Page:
Driven by data; ridden with liberty.
The kernel of Ed Miliband’s latest energy policy is the idea that governments can edict price controls to raise living standards. This policy is part of Labour’s theme about the ‘Cost of Living Crisis’. This idea has little historical support. Michael Portillo said on BBC’s This Week:
During the French Revolution, the 1793 Loi du Maximum set price limits, deterred price gouging and continued flowing food into France. Government loans, bonds, tax increases and a rising tide of fiat currency were meant as economic stimulants, but caused havoc and inflation. The law stated:
I really do not understand how any of you can be arguing that people’s living standards rise when the government steps in and freezes prices. This is the kind of illiterate stuff that we got rid of in the 1970s.
The municipal police shall fine everyone who buys or sells merchandise for more than the Maximum… double the value of the item sold, payable to the person who denounced them; they will be recorded on the list of suspect persons and treated as such.
The Maximum worsened the food shortages, as farmers did not want to sell below their production costs, but widespread blame was pummelled upon hoarding, speculation and gouging. Whilst the law itself was written to attack big businesses supposedly enriched by French economic demise, The Maximum wrought small-time merchants, who profited least.
Richard Nixon, seeking re-election, became very concerned about living standards and burgeoning government spending, and the extinguishment of the gold standard’s last sparkle. The coverage was favourable to Nixon’s new policy, which was both popular and seen as necessary. There was a 90-day freeze of all prices and wages, overseen by the Cost of Living Council.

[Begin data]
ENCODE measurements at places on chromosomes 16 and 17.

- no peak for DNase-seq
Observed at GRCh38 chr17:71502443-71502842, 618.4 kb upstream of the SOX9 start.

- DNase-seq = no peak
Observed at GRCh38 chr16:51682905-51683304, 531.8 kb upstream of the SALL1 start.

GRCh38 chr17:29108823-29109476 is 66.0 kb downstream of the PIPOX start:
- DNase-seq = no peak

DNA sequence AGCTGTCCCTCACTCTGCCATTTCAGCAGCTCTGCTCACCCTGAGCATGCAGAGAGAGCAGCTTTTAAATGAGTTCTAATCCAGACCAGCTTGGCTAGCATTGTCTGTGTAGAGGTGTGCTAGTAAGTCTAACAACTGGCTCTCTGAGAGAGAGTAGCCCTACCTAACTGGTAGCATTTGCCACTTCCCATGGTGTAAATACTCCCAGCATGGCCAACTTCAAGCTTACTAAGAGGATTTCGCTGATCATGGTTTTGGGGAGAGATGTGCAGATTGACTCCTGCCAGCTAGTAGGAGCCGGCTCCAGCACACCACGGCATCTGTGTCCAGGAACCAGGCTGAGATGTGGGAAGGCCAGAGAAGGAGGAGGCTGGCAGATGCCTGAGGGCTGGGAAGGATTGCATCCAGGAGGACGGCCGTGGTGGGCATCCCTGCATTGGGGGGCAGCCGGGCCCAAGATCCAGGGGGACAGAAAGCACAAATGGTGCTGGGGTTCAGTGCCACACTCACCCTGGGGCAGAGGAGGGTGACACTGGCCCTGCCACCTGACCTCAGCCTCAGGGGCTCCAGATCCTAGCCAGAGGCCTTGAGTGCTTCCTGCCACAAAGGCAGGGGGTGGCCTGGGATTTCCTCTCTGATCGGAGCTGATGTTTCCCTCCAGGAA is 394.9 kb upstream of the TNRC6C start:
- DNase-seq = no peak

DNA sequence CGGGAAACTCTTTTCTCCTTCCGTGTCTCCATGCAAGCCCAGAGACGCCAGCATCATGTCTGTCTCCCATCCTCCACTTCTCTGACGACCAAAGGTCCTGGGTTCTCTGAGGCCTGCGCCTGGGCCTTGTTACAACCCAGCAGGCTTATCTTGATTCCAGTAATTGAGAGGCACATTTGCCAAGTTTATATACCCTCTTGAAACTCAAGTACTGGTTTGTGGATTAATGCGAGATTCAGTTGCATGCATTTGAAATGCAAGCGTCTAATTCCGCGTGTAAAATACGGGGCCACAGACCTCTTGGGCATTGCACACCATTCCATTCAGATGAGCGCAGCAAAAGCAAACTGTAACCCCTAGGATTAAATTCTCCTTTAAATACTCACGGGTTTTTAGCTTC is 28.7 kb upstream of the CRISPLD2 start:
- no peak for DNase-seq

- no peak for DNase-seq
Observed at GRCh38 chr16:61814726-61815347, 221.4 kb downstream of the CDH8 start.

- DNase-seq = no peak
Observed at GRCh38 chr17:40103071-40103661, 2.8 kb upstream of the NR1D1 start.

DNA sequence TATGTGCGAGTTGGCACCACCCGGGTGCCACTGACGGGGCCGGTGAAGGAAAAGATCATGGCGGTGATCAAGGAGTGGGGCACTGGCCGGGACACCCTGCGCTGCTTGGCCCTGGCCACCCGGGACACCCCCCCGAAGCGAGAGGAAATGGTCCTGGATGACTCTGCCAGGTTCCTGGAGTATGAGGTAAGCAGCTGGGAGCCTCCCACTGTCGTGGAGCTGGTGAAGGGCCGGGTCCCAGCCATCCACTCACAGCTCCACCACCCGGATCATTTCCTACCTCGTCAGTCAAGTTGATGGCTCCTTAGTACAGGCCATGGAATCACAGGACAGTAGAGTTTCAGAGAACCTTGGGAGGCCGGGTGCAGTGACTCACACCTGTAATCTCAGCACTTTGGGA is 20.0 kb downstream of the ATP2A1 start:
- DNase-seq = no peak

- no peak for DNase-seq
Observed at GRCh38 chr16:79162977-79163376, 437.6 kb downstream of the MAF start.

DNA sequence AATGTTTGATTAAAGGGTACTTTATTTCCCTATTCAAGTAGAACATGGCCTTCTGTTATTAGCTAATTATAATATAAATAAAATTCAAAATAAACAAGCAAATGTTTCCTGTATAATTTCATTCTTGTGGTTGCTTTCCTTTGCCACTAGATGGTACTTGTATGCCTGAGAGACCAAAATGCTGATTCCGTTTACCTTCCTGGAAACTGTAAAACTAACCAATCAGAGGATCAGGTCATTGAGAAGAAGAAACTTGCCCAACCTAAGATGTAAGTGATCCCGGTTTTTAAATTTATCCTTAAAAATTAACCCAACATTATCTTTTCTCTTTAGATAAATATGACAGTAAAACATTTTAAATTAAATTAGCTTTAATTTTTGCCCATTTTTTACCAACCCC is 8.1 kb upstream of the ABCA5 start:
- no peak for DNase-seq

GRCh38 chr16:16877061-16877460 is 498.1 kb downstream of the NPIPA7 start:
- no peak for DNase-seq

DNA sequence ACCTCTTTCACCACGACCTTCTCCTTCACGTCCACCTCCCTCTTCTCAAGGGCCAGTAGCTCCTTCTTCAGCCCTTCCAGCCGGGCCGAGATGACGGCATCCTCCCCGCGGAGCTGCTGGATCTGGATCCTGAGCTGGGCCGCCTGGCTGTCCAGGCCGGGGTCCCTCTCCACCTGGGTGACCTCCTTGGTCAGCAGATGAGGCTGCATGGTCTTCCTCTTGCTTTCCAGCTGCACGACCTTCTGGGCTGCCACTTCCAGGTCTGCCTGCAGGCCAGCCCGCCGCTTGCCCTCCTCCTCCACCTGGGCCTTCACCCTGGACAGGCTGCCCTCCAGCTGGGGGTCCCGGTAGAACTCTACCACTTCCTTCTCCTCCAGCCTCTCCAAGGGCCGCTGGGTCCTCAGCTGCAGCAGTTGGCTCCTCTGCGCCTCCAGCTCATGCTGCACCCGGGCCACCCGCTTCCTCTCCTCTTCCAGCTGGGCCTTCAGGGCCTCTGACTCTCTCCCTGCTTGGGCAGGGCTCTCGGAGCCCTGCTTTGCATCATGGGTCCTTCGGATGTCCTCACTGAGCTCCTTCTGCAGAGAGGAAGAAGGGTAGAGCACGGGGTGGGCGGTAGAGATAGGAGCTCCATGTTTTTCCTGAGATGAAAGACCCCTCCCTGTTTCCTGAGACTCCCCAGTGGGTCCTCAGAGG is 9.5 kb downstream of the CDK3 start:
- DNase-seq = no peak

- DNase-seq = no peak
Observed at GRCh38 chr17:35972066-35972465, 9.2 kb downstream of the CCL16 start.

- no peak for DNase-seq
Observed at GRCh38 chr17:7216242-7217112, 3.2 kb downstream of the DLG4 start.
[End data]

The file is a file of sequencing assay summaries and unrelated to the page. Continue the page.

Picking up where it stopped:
After prices were defrosted, inflationary pressures resumed, thanks to domestic factors, crop failures in the Soviet Union, and world oil price increases. Nixon, now staring into a dire political abyss over the Watergate scandal, refroze prices. The failure of price controls became eminent. Daniel Yergin and Joseph Stanislaw wrote in Commanding Heights that: “Ranchers stopped shipping their cattle to the market, farmers drowned their chickens, and consumers emptied the shelves of supermarkets”. Whilst most controls were abolished, price controls over oil and natural gas were maintained for several years, owing to suspicions of monopolistic behaviour.
After winning the 1975 election, the Liberals in Canada introduced price and wage controls. The Anti-Inflation Act had many unforeseen consequences and created more difficulties than the controls solved.
In Britain, Heath established the Prices Commission in January 1973, and by December 1973, energy shortages had led to the Three-Day Week. Labour’s 1974 “social contract” similarly failed to lock down inflation, peaking at 25% in 1975, as it broke through whatever new chains were designed.
Price controls have been tried many times, in many markets, in many countries. Its effects are invidious, deleterious and imperious. By barring sale prices from matching their market price, maximum prices degrades quality and service, and if production costs outstrip the maximum sale, creates outright shortages.